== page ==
Leptin is a widely studied hormone, thought to be the secret to obesity. Produced by fat cells, our leptin levels tell the brain when the body does or doesn't need more food.
Sleep deprivation plays an important role in regulating our leptin levels and in controlling appetite, explains senior researcher Eve van Cauter, PhD, a diabetes researcher with the University of Chicago. Her study appears in The Journal of Clinical Endocrinology & Metabolism this month.
A few earlier studies have investigated the effects of sleep deprivation on leptin levels, since sleep regulates hormones and other body processes. During sleep, leptin levels normally rise. But leptin levels are also markedly dependent on sleep duration, she says.
According to the researchers, sleep deprivation results in a triggering of hormones of the nervous system, which can lower leptin levels. These low levels of leptin have been associated with obesity. Other hormones that control metabolism are also triggered by sleep deprivation and may affect leptin levels.
During periods of sleep deprivation, "low leptin levels tell the brain there is a shortage of food and increase appetite," van Cauter tells WebMD. "When leptin levels are higher, satiety levels are higher, which tells the brain that the body is getting enough food."
In their study, van Cauter's research group investigated sleep deprivation's effects more closely.
Sleep Deprivation And Leptin
The study involved 11 healthy 22-year-old men who spent 16 consecutive nights in the University of Chicago's sleep laboratory. For six days they got four hours of sleep — their week of sleep deprivation.
The men's food and activity levels were strictly regulated and hormone levels were taken during the day and while they slept. Their sleep was also monitored to make sure they followed the study's guidelines.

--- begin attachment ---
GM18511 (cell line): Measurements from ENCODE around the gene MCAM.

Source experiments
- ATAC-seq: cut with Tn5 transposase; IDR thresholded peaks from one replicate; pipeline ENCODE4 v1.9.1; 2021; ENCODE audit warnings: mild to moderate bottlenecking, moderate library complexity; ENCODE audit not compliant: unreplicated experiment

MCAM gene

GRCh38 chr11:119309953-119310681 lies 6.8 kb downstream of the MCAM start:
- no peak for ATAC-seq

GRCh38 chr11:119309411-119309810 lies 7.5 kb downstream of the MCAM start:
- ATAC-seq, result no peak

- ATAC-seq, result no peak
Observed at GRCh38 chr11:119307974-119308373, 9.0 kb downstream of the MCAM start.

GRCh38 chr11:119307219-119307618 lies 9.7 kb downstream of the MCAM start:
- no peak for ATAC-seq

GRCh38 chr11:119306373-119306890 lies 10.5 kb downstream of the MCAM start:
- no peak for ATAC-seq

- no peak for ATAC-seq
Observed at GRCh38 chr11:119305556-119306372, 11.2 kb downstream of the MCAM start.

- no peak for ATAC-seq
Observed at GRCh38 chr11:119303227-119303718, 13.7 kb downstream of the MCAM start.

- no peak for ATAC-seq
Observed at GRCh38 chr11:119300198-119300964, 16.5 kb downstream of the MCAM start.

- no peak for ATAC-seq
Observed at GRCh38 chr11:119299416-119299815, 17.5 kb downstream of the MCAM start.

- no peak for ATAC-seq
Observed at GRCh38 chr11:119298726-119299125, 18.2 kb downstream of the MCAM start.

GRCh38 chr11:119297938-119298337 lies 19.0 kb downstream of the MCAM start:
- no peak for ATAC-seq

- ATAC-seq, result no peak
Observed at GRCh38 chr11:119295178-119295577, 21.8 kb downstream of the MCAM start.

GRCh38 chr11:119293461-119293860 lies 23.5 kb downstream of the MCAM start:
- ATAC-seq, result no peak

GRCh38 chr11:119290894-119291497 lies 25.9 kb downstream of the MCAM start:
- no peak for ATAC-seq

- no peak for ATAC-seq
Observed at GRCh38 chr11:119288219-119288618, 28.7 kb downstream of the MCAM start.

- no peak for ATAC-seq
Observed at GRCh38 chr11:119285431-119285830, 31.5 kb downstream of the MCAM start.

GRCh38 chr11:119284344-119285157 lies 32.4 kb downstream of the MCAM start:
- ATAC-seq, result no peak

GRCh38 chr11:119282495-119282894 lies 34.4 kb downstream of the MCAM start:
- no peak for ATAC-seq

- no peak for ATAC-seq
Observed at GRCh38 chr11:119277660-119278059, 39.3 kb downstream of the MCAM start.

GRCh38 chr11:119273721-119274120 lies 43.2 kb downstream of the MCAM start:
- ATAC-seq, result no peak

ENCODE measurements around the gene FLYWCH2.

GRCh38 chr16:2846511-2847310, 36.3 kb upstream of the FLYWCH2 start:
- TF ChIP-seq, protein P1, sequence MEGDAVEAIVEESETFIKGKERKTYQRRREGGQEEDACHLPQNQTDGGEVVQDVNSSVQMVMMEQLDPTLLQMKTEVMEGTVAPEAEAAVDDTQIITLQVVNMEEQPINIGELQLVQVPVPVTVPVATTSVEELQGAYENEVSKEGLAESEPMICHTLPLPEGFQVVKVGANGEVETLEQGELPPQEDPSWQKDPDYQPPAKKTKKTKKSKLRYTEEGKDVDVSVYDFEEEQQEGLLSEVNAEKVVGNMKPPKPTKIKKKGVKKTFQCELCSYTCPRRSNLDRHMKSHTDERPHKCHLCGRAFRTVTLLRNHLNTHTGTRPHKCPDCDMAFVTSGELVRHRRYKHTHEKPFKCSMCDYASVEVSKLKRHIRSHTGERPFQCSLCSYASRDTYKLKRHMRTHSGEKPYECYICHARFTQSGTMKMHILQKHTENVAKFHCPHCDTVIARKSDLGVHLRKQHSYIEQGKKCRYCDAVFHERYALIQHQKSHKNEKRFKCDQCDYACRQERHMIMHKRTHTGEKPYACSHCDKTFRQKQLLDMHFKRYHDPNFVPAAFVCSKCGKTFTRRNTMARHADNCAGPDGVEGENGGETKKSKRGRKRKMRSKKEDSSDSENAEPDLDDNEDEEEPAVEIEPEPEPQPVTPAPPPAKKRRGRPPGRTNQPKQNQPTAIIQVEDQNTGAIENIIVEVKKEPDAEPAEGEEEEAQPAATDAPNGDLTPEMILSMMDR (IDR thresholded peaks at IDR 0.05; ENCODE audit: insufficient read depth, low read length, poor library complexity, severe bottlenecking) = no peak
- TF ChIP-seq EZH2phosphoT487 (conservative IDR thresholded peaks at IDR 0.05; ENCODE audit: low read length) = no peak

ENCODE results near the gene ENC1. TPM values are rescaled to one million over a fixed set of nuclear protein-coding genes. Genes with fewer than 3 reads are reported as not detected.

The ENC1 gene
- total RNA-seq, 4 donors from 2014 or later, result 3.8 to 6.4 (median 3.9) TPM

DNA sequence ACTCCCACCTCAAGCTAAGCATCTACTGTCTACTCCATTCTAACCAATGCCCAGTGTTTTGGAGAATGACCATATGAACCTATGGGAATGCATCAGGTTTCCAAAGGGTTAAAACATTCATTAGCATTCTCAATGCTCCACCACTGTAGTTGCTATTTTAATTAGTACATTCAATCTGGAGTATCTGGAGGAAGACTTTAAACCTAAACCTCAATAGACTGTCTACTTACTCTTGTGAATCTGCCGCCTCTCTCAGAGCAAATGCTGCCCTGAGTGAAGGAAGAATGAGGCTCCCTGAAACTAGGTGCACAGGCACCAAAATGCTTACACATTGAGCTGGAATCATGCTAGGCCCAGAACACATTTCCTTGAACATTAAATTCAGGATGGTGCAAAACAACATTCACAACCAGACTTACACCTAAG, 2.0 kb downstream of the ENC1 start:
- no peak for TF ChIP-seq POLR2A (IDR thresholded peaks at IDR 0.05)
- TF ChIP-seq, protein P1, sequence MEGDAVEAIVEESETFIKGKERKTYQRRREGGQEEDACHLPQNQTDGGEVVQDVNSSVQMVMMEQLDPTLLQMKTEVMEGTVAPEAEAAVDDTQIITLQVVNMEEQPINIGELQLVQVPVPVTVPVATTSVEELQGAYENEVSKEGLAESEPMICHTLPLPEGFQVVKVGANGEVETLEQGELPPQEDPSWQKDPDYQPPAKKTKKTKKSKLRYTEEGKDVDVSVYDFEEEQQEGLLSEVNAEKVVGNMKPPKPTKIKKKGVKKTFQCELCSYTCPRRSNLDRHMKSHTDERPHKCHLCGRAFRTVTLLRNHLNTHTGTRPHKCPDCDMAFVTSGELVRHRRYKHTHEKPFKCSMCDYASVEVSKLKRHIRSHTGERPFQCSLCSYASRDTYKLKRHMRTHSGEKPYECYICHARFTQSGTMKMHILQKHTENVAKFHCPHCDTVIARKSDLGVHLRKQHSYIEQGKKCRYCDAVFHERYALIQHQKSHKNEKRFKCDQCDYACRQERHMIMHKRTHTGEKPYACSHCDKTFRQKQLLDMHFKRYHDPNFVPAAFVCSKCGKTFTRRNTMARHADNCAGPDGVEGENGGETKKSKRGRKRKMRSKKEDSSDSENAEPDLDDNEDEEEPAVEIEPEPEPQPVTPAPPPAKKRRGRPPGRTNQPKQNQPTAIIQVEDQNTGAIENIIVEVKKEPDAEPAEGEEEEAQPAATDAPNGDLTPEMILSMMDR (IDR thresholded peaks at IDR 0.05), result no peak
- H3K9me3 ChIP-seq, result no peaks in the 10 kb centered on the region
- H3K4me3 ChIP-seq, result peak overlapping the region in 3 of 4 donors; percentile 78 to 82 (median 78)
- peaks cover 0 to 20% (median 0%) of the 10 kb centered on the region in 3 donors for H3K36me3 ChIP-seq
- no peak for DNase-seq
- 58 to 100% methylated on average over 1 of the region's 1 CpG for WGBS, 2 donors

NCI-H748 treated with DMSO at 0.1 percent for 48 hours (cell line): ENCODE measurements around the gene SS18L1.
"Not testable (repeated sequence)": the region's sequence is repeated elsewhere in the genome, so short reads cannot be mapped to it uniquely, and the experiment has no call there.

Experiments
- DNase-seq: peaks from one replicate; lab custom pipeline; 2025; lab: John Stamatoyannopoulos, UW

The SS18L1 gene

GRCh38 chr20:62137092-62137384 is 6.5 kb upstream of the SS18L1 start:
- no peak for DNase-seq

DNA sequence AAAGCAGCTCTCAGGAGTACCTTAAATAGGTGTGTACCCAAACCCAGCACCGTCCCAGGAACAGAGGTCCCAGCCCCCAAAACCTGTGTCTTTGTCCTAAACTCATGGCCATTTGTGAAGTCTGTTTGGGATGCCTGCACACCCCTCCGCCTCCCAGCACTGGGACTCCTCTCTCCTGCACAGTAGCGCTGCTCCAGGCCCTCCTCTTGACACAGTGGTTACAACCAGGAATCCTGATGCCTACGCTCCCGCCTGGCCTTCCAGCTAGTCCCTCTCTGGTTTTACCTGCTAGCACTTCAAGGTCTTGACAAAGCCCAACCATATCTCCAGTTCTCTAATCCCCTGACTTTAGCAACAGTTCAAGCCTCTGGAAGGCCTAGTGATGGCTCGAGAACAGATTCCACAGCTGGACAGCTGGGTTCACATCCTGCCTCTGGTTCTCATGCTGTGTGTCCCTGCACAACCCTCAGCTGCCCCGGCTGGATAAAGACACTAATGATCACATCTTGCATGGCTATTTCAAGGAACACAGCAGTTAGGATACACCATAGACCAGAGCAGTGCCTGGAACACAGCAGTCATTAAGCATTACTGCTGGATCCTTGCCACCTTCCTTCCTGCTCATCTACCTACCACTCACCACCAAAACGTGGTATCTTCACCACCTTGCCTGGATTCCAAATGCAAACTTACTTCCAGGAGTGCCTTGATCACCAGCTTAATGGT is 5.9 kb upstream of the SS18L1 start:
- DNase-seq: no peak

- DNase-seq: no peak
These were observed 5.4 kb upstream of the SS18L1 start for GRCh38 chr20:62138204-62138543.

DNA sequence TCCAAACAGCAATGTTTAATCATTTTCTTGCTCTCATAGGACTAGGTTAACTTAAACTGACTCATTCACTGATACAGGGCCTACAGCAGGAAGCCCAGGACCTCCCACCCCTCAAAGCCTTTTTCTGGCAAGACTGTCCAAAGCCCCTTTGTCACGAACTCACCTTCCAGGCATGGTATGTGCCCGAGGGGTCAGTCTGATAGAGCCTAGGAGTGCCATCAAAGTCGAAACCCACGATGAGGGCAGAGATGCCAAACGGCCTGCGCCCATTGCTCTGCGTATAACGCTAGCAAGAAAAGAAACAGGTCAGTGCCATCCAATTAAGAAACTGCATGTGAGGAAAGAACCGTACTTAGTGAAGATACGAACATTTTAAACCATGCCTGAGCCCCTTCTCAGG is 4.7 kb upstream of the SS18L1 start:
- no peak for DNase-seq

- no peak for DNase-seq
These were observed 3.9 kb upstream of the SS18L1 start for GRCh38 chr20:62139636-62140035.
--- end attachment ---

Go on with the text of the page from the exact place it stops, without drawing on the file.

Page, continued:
One year later, the men returned for a six-day study with an 8-hour sleep period, so they served as their own comparison group, van Cauter explains.
The results: After their six-day sleep deprivation period, volunteers had a leptin decrease ranging from 19-26 percent, she reports.
The decrease appears to send an erroneous signal from the brain that more food is needed when, in fact, enough food has been eaten, says van Cauter.
This suggests that during periods of sleep deprivation, we tend to overeat," van Cauter tells WebMD. Since the men were getting the same amount of calories and activity, leptin levels and appetite control should not have changed. "But, in fact, they changed in a major way."
Some volunteers were asking for up to 1,000 calories more per day, van Cauter reports. "We think sleep deprivation probably signals a need for additional calories."
A larger study, involving more than 1,000 volunteers, showed a similar appetite control pattern.
More Than Sleep Deprivation Affects Leptin
Satya P. Kalra, MD, professor of neuroscience at the University of Florida in Gainesville, is conducting his own leptin research. He offers his insights on this aspect of sleep deprivation.
"Sleep is not the primary regulator of leptin," Kalra tells WebMD. Sleep deprivation "is one of many factors that can affect leptin. But leptin is produced by fat cells, and most leptin production is dependent on the amount of calories one consumes and burns. If there is excess calorie intake, that excess is stored as fat. That fat produces more leptin,"
It's true, a decrease in leptin increases appetite, as van Cauter showed during sleep deprivation, Kalra says. However, her study is by no means conclusive, he says. A few other studies have shown that sleep deprivation creates eating disorders.
Until scientists have this theory worked out, there's no denying that getting sufficient sleep is a good idea. Sleep deprivation is simply stressful on the body overall. "Our study suggests that if you are trying to lose weight by restricting calories when you aren't getting enough sleep, it's probably going to be very difficult to lose weight," says van Cauter.
Also, a number of studies have shown a relationship between body mass index (BMI, an indirect measure of body fat) and sleep deprivation, she adds. "These consistently suggest that when sleep is under seven hours, BMI is higher."
SOURCES: Van Cauter, E. The Journal of Clinical Endocrinology & Metabolism, November 2004; vol 89: pp 5762-5771. Eve van Cauter, PhD, University of Chicago. Satya P. Kalra, MD, professor of neuroscience, University of Florida, Gainesville.
By Jeanie Lerche Davis
Reviewed by Brunilda Nazario, MD
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